To preface, I am not a physician or epidemiologist. I am a recent summa cum laude graduate from the University of South Florida’s College of Public Health. I was inspired to major in public health with a minor in health education and biomedical sciences because of my passion to improve our current healthcare system through patient education and advocacy. Unfortunately, I had an all too personal look at that system recently as I navigated my way through it while a family member was on life support with no health insurance. That brutal experience began a quest to understand even more deeply the cracks under the surface of the system, and it gave me visibility to how many people fall through those cracks everyday. Concurrently, I have always felt that technology held the keys to some of these issues, but it never seemed existing solutions were adequate to address the range of problems I know exist today.
When I learned about the coronavirus family (MERS and SARS) some years ago, it intrigued me how quickly these viruses can spread and what a potential global outbreak would look like. Because of my understanding of viruses and their levels of severity, I have had a close eye on COVID-19 since news broke in December about an outbreak in Wuhan, China. I understand how important food safety/food handling is to our health and controlling disease, so when reports came out that the COVID-19 outbreak had originated from a wet market in Wuhan, I knew something big was on the horizon.
Fast forward to today, March 20, 2020, and we are now in the midst of a full-blown global pandemic with COVID-19 affecting people in over 100 countires. As I write this, the United States has over 10,000 reported cases and 150 deaths, but those numbers will continue to rise as hospitals and labs are overwhelmed and successful testing kits remain scarce. The media coverage has been confusing; some sources report a dire threat, while others report that this will pass quickly and will only affect people ages 60 and up. Federal and local governments have been slow moving until our reported cases started to climb and now it seems panic has ensued throughout the country. This confusion and lack of transparency has resulted in greater distrust of the system, and there are already countless questions from everyday people and medical professionals alike with one question in particular standing out amongst the rest- “What could we have done better?”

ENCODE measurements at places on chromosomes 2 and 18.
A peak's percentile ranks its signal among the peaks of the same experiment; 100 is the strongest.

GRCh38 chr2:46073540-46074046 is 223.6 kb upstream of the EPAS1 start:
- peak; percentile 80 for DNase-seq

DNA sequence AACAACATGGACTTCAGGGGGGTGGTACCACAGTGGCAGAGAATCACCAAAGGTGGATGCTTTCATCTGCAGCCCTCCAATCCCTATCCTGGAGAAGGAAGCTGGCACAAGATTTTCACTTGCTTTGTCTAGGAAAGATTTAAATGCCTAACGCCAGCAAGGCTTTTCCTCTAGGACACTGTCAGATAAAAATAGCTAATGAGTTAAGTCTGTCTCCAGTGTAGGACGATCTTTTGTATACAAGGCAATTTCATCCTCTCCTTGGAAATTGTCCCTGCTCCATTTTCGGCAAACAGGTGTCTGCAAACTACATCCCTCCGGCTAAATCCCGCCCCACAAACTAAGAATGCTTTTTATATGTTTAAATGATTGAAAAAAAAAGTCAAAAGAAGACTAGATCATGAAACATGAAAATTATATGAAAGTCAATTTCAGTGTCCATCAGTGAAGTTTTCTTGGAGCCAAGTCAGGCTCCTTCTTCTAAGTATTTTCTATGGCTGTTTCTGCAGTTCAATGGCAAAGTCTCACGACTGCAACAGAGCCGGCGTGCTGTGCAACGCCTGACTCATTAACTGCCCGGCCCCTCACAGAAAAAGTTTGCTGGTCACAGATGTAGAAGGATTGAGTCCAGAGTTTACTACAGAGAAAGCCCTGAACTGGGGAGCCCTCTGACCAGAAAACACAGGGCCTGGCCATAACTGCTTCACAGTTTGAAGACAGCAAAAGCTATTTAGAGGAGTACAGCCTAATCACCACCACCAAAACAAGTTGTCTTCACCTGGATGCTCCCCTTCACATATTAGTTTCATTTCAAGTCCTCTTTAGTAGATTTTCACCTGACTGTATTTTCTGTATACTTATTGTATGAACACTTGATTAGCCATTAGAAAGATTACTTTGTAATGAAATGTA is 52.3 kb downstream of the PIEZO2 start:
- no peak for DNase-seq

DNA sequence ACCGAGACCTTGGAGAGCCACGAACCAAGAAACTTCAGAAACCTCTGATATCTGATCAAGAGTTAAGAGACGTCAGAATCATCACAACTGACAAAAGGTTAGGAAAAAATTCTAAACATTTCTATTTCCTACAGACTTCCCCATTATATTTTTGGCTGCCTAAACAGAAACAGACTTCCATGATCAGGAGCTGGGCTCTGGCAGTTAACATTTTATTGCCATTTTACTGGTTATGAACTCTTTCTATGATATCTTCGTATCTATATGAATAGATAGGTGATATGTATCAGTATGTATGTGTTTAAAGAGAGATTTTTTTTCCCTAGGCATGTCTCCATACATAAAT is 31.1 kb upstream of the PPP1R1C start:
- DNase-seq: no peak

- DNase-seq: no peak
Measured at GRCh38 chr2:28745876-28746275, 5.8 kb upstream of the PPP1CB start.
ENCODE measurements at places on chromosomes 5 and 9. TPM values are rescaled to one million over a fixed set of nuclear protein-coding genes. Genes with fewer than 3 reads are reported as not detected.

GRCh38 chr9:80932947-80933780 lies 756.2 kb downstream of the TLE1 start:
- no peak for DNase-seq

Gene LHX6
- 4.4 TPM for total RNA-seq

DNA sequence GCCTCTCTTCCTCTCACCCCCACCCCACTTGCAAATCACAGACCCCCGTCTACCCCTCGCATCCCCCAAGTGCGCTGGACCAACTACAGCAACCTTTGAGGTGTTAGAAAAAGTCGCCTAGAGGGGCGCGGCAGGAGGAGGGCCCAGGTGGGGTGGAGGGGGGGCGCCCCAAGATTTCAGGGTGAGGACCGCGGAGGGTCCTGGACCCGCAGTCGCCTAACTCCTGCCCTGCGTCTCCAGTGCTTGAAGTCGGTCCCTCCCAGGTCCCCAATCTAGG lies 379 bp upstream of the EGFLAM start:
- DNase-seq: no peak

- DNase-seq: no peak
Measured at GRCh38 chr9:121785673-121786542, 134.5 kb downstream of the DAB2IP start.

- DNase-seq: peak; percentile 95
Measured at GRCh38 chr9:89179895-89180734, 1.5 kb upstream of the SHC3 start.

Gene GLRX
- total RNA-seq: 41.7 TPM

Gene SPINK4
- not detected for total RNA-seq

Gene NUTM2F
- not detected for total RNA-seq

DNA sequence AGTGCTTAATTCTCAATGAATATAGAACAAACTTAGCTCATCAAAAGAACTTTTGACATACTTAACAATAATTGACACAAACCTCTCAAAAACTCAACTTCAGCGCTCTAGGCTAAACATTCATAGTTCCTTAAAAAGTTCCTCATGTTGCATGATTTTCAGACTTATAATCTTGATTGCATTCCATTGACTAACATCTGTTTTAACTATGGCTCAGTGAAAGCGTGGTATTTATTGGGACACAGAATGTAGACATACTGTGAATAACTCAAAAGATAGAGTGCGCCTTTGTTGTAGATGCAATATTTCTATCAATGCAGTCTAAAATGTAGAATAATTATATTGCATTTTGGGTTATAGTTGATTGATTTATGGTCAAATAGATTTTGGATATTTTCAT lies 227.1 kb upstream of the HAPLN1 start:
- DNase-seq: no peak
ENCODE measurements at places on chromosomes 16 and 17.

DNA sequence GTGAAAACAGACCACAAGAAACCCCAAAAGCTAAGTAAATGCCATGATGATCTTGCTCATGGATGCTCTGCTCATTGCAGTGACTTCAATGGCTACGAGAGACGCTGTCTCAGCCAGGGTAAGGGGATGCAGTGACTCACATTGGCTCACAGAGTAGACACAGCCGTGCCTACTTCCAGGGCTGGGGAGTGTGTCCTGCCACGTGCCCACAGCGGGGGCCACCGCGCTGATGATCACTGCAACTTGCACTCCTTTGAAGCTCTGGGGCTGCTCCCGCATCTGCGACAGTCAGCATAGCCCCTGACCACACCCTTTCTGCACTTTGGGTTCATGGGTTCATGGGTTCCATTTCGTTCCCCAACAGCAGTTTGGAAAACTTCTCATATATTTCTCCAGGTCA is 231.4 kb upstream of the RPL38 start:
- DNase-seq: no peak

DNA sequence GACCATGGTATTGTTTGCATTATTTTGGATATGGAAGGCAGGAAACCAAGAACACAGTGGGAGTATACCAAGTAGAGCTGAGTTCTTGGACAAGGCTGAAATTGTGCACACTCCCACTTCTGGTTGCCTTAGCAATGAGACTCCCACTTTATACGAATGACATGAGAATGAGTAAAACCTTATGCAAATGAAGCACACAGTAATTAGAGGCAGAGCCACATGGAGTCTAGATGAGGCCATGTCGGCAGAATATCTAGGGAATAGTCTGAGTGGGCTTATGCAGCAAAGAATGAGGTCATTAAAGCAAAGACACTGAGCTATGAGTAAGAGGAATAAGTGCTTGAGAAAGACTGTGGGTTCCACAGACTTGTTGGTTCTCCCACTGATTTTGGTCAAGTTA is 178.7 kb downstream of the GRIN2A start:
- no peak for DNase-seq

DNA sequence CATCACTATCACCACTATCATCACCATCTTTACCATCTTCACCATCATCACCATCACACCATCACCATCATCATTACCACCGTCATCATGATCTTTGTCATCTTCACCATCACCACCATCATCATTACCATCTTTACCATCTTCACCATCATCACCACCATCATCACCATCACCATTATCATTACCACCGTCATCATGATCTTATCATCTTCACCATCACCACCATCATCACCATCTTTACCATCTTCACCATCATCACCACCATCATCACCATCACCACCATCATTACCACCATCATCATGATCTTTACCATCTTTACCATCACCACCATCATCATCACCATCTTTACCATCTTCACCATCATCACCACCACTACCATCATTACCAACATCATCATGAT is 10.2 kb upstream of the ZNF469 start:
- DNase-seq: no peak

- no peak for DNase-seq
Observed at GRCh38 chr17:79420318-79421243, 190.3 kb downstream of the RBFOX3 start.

After much research into how technology can improve public health/healthcare as a whole , I have concluded that one of the answers to this question lies in blockchain.
Blockchain technology has been gaining traction and for good reason- it is a decentralized system that records data as transactions on a ledger, preventing any tampering or falsifying of information. Blockchain systems are designed to be very secure and resilient to attackers or natural disasters. Blockchain would be specifically useful in our current state of emergency because it would be able to strengthen disease surveillance systems and could be used to look for health security concerns, preventative measures, and allow us to respond both rapidly and effectively. With this kind of rapid response, we would be able to reduce morbidity and mortality and many economic costs which we are seeing in real time with COVID-19.
Blockchain would also be able to help with disease surveillance. Our current method of disease surveillance, which is done for communicable and non-communicable diseases, is an extremely complex and, at many times, inefficient process due to organizations reporting to a centralized information system. This can be extremely challenging when viruses such as COVID-19 are spreading across the globe at an alarming rate. Blockchain would be able to step in and manage data effectively during epidemics and pandemics by giving us real time data by sensing these potential outbreaks and allowing us to respond as quickly as possible.
Not only do I now see blockchain as a possible solution for global health threats, I also understand how the implementation of blockchain based systems can improve healthcare as a whole. At the hospital level, blockchain has the potential to improve processes such as EMRs, billing, and insurance claims, as well as manage logistics and resources which would improve quality standards in supply chain management.
As someone who, within the last year, has been a caregiver to a loved one, I truly see how blockchain would also have benefits at the patient level. Since blockchain based systems have distributed features, it could be used as a way to share health data and records with patients and their chosen caregivers. This kind of system would give patients a sense of empowerment over their health information and would allow them to designate access to caregivers who have the responsibility to provide their care each and every day. Blockchain could also pave the way for remote monitoring, which would quickly start to bridge the massive gap that exists between the coordination of physicians, patients, and patient health services.
I am just beginning my journey into understanding this emerging technology, but as someone who has spent years researching public health and will soon pursue my MPH (Masters Public Health), I am now passionate about blockchain. I believe in the unparalleled advances it could provide healthcare, including global pandemics. I know that we, as a country, will get through this outbreak, and I hope this experience sheds light on how we can grow and “do better” together. I invite you to join me on this journey of discovery and follow my progress as I write about how blockchain is transforming healthcare through the eyes of someone who is just starting down the path of understanding.
Stay safe and healthy!
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